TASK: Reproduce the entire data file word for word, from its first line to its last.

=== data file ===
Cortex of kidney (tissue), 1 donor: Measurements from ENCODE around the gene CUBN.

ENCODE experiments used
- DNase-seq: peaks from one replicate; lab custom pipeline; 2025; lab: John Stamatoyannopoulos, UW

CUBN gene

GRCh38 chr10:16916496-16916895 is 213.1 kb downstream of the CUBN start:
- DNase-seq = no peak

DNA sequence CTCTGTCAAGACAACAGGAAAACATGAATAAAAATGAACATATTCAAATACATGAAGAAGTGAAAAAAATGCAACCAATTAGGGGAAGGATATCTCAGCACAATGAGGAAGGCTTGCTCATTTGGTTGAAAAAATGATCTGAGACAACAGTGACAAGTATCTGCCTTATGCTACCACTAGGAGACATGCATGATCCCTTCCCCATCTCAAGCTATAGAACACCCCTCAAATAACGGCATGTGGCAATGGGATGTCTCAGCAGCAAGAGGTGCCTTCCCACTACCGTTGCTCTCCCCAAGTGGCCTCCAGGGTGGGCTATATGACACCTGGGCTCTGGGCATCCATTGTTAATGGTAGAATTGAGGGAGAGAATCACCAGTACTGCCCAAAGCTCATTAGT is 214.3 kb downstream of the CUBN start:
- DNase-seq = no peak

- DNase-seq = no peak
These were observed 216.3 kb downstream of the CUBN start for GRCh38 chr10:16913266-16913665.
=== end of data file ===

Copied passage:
Cortex of kidney (tissue), 1 donor: Measurements from ENCODE around the gene CUBN.

ENCODE experiments used
- DNase-seq: peaks from one replicate; lab custom pipeline; 2025; lab: John Stamatoyannopoulos, UW

CUBN gene

GRCh38 chr10:16916496-16916895 is 213.1 kb downstream of the CUBN start:
- DNase-seq = no peak

DNA sequence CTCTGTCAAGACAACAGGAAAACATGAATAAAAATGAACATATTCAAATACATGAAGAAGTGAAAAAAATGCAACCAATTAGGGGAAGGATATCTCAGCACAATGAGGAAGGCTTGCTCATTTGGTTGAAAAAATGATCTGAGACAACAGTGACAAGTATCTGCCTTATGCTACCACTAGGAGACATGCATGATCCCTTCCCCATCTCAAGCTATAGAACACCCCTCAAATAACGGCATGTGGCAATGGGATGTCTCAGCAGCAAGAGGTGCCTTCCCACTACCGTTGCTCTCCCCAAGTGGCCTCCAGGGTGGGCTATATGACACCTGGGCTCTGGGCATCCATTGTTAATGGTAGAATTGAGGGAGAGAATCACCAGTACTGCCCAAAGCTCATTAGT is 214.3 kb downstream of the CUBN start:
- DNase-seq = no peak

- DNase-seq = no peak
These were observed 216.3 kb downstream of the CUBN start for GRCh38 chr10:16913266-16913665.